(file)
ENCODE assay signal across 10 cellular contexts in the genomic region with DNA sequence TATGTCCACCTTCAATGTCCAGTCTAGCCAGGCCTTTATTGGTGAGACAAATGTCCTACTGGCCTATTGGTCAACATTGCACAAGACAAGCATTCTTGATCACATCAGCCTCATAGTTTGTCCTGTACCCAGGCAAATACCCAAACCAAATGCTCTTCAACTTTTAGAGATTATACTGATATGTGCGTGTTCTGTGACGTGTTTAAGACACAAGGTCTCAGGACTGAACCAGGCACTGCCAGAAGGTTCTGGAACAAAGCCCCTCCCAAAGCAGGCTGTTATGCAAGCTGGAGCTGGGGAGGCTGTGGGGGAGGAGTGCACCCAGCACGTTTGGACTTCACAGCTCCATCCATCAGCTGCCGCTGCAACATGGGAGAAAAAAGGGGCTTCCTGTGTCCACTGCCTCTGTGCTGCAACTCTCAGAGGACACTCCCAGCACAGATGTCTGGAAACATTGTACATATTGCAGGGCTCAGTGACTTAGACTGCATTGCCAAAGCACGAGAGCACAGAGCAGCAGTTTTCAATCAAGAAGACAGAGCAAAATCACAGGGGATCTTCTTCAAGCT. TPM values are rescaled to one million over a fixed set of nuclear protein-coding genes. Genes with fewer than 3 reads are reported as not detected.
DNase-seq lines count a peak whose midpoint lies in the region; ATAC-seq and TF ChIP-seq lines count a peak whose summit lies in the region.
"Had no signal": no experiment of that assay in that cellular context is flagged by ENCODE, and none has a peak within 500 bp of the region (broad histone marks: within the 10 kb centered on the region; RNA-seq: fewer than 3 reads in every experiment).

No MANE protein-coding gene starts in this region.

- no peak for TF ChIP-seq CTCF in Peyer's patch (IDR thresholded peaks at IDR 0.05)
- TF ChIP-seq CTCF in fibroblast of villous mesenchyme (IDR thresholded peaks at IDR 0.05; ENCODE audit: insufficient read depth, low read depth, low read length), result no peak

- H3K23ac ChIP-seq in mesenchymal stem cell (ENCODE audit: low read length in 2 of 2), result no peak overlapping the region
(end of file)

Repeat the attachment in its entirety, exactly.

ENCODE assay signal across 10 cellular contexts in the genomic region with DNA sequence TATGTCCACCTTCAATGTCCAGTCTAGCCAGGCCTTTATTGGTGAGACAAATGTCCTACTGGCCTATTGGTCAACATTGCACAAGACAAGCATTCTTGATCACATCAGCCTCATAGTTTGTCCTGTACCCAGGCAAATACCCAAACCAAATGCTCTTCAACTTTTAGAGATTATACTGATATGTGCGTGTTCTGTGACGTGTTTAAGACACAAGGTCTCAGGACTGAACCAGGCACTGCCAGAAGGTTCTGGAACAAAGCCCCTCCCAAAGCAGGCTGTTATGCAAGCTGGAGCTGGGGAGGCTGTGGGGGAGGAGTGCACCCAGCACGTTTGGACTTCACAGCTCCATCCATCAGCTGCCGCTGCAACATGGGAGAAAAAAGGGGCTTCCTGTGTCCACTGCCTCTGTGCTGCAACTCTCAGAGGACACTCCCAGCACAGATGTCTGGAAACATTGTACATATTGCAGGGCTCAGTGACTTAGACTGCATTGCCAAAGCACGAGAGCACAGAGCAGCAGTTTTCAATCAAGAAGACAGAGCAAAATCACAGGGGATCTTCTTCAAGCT. TPM values are rescaled to one million over a fixed set of nuclear protein-coding genes. Genes with fewer than 3 reads are reported as not detected.
DNase-seq lines count a peak whose midpoint lies in the region; ATAC-seq and TF ChIP-seq lines count a peak whose summit lies in the region.
"Had no signal": no experiment of that assay in that cellular context is flagged by ENCODE, and none has a peak within 500 bp of the region (broad histone marks: within the 10 kb centered on the region; RNA-seq: fewer than 3 reads in every experiment).

No MANE protein-coding gene starts in this region.

- no peak for TF ChIP-seq CTCF in Peyer's patch (IDR thresholded peaks at IDR 0.05)
- TF ChIP-seq CTCF in fibroblast of villous mesenchyme (IDR thresholded peaks at IDR 0.05; ENCODE audit: insufficient read depth, low read depth, low read length), result no peak

- H3K23ac ChIP-seq in mesenchymal stem cell (ENCODE audit: low read length in 2 of 2), result no peak overlapping the region